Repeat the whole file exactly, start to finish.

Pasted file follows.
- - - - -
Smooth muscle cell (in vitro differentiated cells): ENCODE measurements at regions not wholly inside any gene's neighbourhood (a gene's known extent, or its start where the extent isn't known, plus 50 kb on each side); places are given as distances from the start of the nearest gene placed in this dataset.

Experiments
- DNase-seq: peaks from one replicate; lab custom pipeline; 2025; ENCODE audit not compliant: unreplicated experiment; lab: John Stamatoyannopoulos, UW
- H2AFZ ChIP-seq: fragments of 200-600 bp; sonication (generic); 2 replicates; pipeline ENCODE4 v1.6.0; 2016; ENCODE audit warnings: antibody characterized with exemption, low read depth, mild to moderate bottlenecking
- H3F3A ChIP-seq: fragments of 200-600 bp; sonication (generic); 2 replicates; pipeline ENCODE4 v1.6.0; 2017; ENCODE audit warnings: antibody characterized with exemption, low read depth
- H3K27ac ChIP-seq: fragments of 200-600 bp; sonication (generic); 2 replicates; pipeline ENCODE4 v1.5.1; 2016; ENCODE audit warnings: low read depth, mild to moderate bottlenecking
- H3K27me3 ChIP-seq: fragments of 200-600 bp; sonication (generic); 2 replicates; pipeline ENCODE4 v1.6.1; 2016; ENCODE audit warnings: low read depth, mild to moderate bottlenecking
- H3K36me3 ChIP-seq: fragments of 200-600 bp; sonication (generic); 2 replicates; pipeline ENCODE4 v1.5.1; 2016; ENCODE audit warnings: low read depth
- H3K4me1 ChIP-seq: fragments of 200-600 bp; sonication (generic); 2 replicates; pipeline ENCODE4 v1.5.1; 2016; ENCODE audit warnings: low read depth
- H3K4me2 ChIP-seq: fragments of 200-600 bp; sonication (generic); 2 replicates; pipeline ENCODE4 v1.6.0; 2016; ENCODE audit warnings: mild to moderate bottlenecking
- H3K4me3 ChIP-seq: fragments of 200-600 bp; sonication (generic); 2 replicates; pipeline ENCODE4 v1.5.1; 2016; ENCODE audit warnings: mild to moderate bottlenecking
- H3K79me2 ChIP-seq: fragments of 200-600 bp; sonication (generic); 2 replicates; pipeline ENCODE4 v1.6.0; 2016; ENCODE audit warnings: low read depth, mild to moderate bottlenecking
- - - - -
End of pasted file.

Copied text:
Smooth muscle cell (in vitro differentiated cells): ENCODE measurements at regions not wholly inside any gene's neighbourhood (a gene's known extent, or its start where the extent isn't known, plus 50 kb on each side); places are given as distances from the start of the nearest gene placed in this dataset.

Experiments
- DNase-seq: peaks from one replicate; lab custom pipeline; 2025; ENCODE audit not compliant: unreplicated experiment; lab: John Stamatoyannopoulos, UW
- H2AFZ ChIP-seq: fragments of 200-600 bp; sonication (generic); 2 replicates; pipeline ENCODE4 v1.6.0; 2016; ENCODE audit warnings: antibody characterized with exemption, low read depth, mild to moderate bottlenecking
- H3F3A ChIP-seq: fragments of 200-600 bp; sonication (generic); 2 replicates; pipeline ENCODE4 v1.6.0; 2017; ENCODE audit warnings: antibody characterized with exemption, low read depth
- H3K27ac ChIP-seq: fragments of 200-600 bp; sonication (generic); 2 replicates; pipeline ENCODE4 v1.5.1; 2016; ENCODE audit warnings: low read depth, mild to moderate bottlenecking
- H3K27me3 ChIP-seq: fragments of 200-600 bp; sonication (generic); 2 replicates; pipeline ENCODE4 v1.6.1; 2016; ENCODE audit warnings: low read depth, mild to moderate bottlenecking
- H3K36me3 ChIP-seq: fragments of 200-600 bp; sonication (generic); 2 replicates; pipeline ENCODE4 v1.5.1; 2016; ENCODE audit warnings: low read depth
- H3K4me1 ChIP-seq: fragments of 200-600 bp; sonication (generic); 2 replicates; pipeline ENCODE4 v1.5.1; 2016; ENCODE audit warnings: low read depth
- H3K4me2 ChIP-seq: fragments of 200-600 bp; sonication (generic); 2 replicates; pipeline ENCODE4 v1.6.0; 2016; ENCODE audit warnings: mild to moderate bottlenecking
- H3K4me3 ChIP-seq: fragments of 200-600 bp; sonication (generic); 2 replicates; pipeline ENCODE4 v1.5.1; 2016; ENCODE audit warnings: mild to moderate bottlenecking
- H3K79me2 ChIP-seq: fragments of 200-600 bp; sonication (generic); 2 replicates; pipeline ENCODE4 v1.6.0; 2016; ENCODE audit warnings: low read depth, mild to moderate bottlenecking